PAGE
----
the respondent that two substantial questions of law and fact were involved in
the appeal-one relating to the status of the appellant as wife and the other
whether on the facts found the ground of sub-letting had been established. The
learned single Judge agreed that the appeal involved substantial questions of
law as submitted, and came to the conclusion that there was sub-setting in
favour of Sohan Singh. Accordingly, he gave an order for evicting the
appellant. So this appeal by special leave.
It is contended on behalf of the appellant
that the learned single Judge has interfered with a pure finding of fact.
Under section 39(2) of the Act the High Court
could interfere in second appeal only if there was a substantial question of
law. In the present case, he submitted, there was no question of law, much less
substantial question of law and, therefore, the High Court was in error in
interfering with the concurrent finding of the Rent Control authorities, There
is great force in this contention.
The High Court has dealt with the case as if
this is a matrimonial proceeding-in which the status of the appellant as the
wife of Sohan M8--602 SUP CI/74 526 Singh was under direct challenge. The
simple question which had to be determined in the case was whether having
regard to the fact that the appellant and Sohan Singh were living as husband
and wife, it was open to draw, in the absence of evidence to the contrary, the
factual inference that the wife had sub-let the premises to her husband.
Sub-letting like letting, is a particular type of demise of immovable property
and is distinct from permissive user like that of a licensee. If two persons
live together in a house as husband and wife and one of them who owns the house
allows the other to carry on business in a part of it, it will be in the
absence of any other evidence, a rash inference to draw that the owner has let
out that part of the premises. And that is what the learned single Judge has
done in the present case. He was of the view that even if it is assumed that
the appellant was the wife of Sohan Singh, she, who was entitled to possession
of the shop premises as a tenant, must be presumed to have sub-let the same to
Sohan Singh to carry on his business, In support of this conclusion he relied
on clause (b) of the proviso to sub-section (1) of section 14 of the Act read
with sub-section 4 of that section. The provisions are as follows :
14(1) Provided that the Controller may, on an
application made to him in the prescribed manner, make an order for the recovery
of possession of the premises on one or more of the following grounds only,
(b) that the tenant has, on or after the 9th
day of June, 1952 sub-let, assigned or otherwise parted with the possession of
the whole or any part of the premises without obtaining the consent in writing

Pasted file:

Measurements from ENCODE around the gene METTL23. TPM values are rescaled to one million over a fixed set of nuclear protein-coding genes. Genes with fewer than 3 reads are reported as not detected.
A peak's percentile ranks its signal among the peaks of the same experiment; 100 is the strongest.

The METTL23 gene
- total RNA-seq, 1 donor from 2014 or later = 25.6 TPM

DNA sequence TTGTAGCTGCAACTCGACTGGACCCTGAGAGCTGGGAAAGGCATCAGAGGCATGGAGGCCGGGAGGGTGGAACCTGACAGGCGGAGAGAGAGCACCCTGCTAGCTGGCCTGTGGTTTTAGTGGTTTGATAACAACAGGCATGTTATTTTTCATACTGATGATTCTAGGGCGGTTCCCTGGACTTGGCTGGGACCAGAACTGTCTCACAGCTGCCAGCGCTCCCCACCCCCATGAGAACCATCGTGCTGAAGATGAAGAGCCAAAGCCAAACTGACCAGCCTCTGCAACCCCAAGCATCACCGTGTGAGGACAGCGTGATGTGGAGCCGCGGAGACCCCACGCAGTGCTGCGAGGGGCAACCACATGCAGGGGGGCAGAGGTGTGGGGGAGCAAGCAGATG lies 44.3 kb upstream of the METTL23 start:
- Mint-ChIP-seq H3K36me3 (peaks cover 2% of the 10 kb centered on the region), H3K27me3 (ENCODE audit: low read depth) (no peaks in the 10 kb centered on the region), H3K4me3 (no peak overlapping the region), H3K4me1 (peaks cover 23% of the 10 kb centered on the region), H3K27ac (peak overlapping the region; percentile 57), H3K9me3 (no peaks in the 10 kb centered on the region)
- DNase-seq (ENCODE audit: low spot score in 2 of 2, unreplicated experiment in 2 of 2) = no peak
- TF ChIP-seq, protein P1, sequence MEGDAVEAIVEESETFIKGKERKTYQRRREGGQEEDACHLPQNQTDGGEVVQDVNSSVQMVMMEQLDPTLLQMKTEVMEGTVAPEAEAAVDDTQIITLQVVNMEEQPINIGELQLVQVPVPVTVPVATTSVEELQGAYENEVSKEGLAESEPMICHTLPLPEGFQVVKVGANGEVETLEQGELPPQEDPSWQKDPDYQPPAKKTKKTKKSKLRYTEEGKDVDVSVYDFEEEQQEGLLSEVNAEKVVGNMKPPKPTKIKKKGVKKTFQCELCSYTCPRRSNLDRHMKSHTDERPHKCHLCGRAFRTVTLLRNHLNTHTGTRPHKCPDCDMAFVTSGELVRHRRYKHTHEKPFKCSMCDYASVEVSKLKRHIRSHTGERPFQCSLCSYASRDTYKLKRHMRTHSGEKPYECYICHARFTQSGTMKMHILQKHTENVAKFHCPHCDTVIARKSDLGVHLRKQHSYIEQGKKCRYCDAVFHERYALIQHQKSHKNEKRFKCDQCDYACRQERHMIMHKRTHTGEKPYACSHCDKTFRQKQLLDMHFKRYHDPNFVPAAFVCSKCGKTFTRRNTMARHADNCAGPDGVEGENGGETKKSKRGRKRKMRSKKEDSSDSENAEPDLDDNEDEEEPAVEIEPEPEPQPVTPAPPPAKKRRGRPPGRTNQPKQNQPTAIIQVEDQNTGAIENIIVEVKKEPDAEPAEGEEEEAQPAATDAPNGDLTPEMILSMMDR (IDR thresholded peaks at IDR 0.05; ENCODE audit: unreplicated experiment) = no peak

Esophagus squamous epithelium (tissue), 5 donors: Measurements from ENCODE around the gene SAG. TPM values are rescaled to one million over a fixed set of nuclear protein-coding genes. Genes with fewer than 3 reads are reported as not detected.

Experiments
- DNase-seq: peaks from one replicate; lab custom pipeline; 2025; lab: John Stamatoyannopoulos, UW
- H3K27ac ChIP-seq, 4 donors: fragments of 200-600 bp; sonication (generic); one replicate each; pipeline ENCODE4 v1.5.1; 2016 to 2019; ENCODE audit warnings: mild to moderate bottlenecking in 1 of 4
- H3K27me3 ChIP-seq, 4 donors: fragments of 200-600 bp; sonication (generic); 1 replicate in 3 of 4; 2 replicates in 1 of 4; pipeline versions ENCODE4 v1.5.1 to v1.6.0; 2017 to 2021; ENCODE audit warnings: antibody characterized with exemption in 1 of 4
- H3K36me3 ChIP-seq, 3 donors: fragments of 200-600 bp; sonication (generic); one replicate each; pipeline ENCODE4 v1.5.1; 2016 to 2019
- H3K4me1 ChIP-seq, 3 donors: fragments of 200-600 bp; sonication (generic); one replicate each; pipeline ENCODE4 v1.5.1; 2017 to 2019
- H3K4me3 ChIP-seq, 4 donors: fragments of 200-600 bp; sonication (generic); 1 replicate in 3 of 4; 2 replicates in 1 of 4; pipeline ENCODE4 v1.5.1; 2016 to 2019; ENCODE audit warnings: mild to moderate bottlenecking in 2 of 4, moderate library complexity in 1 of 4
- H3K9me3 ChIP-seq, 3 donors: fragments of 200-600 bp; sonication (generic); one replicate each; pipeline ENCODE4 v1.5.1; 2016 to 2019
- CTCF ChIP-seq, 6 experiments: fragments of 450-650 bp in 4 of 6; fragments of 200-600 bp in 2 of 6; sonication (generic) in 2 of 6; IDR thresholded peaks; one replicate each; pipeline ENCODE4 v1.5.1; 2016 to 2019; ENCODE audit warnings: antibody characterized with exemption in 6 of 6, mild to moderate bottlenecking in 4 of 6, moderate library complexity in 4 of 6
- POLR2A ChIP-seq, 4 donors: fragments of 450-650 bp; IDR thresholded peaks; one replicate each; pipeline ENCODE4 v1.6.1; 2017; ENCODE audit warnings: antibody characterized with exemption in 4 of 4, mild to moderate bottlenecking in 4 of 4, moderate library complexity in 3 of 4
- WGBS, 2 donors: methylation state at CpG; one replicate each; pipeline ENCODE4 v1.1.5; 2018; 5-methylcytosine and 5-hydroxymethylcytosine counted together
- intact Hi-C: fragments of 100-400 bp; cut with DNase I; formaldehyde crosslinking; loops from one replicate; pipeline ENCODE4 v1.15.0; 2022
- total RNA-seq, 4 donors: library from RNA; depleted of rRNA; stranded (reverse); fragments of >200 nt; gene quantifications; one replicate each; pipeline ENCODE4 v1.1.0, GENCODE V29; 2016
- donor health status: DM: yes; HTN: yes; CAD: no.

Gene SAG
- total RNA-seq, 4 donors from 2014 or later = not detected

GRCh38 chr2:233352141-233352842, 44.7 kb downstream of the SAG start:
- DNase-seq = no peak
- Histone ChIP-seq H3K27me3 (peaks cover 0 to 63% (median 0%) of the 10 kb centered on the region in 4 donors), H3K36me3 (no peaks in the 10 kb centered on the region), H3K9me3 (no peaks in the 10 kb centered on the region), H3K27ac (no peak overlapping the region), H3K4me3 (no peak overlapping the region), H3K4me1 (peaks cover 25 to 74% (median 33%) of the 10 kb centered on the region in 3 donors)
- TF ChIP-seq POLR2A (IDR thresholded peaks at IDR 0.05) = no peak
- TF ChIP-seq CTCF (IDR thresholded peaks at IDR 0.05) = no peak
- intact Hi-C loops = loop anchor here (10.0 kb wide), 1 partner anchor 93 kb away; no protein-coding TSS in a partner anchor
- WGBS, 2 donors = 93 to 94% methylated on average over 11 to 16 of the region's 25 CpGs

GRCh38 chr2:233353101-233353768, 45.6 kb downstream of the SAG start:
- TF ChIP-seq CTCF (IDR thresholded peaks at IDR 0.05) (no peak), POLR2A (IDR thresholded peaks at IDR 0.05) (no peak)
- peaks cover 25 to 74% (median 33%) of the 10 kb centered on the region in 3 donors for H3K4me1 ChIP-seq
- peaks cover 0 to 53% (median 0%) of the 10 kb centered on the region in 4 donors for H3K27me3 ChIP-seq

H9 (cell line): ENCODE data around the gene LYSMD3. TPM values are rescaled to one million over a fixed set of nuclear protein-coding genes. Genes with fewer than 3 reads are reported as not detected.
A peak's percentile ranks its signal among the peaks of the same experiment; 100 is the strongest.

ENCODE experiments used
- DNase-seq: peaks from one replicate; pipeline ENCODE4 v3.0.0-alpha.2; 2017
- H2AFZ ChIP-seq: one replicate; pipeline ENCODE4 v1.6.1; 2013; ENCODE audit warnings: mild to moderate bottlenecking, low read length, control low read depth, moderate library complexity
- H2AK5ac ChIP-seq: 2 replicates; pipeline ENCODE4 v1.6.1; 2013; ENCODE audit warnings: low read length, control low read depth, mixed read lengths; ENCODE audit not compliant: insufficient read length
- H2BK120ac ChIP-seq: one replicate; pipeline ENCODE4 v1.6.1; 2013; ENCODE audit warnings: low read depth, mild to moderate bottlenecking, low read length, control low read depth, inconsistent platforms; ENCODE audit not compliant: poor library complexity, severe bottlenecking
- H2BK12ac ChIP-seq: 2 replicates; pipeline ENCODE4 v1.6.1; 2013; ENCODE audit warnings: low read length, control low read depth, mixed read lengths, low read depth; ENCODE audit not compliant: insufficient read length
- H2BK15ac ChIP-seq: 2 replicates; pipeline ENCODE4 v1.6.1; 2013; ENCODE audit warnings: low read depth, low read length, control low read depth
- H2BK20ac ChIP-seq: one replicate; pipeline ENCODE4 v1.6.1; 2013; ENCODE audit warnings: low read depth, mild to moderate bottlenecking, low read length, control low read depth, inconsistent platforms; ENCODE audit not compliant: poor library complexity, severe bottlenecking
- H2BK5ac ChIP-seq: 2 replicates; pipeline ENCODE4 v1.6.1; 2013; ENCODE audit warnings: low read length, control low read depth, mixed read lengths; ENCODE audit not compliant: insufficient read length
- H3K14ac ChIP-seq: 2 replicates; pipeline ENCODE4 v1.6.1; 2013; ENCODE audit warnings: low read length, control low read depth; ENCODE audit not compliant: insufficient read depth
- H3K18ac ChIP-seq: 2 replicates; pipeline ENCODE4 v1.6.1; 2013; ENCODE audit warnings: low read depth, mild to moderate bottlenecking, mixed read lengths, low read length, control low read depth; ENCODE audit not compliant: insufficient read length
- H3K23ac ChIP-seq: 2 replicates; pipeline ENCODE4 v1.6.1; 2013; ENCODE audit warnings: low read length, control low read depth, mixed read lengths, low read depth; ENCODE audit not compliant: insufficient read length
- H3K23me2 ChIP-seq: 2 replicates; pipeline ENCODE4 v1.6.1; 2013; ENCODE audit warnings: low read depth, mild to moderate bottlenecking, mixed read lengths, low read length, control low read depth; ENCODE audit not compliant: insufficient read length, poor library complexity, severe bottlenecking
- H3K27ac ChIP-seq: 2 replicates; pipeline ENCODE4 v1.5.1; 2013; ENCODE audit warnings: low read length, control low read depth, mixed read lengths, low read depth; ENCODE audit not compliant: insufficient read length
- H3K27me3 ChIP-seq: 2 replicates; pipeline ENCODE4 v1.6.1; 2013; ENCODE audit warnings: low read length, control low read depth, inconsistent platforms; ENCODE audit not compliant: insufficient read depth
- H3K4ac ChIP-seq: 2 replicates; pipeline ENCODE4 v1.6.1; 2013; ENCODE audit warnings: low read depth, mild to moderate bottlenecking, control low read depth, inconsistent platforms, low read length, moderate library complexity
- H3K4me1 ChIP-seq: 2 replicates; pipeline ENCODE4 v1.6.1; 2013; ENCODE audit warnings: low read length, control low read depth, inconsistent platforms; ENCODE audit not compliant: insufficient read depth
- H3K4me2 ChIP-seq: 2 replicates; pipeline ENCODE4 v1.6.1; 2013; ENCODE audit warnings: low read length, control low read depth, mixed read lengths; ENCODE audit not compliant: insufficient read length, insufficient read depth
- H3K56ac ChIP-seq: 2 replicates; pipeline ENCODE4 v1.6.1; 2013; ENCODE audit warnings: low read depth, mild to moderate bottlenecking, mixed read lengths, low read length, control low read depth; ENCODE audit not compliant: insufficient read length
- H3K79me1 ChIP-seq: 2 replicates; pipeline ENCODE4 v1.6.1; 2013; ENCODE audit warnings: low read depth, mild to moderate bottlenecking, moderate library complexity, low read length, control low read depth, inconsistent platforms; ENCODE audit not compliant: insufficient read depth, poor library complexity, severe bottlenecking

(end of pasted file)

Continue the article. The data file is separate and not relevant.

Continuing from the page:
of the landlord;" Sub-section (4) of section 14 is as follows :
"(4) For the purposes of clause (b) of
the proviso to sub-section (1),any premises which have been let for being used
for the purposes of business or profession shall be deemed to have been sub-let
by the tenant, if the Controller is satisfied that the tenant without obtaining
the consent in writing of the landlord has, after the 16th day of August, 1958,
allowed any person or occupy the whole or any part of the premises ostensibly
on the ground that such person is a partner of the tenant in the business or
profession but really for the purpose of sub-letting such premises to that
Under sub-section (4) referred to above the
premises could be deemed to have been sub-let by the tenant only when the
Controller is satisfied that some person is let into possession ostensibly as a
partner in business but really for the purposes of sub-letting. These
provisions evidently have no application to the facts of the present case. It
is not the case of anybody that the appellant was the owner of the business
carried on in the premises and she had let in Sohan Singh into possession
ostensibly as a partner in their business. The learned Judge was, 527
therefore, in error in relying on the provisions of the Act for presuming that
the appellant must have sub-let the premises.
The case of the respondent in his application
under section 14 of the Act was that the appellant had sub-let the whole
premises to Sohan Singh who was running the business under the name of Royal
Dispensing Chemists and Druggists and that the entire premises have been
sub-let by the appellant and the appellant had completely parted with
possession without the written consent of the respondent.
It was also alleged that the appellant was
charging fabulous amount of rent from the sub-tenant Sohan Singh. Sub-letting
was,' therefore, the principal ground on which eviction was sought. When
eviction is sought on that ground it is now settled law that the onus to prove
sub-letting is on the landlord. If the landlord prima-facie shows that the
occupant who was in exclusive possession of the premises let out for valuable
consideration, it would then be for the tenant to rebut the evidence. See: Associated
Hotels of India Ltd., Delhi V. S.B. Sardar Ranjit Singh(1).In the present case
the respondent produced no evidence to show such sub-letting in spite of the
appellant's denial in the written statement of any sub-letting. It was averred
by her therein that Sohan Singh was her husband and that right from the taking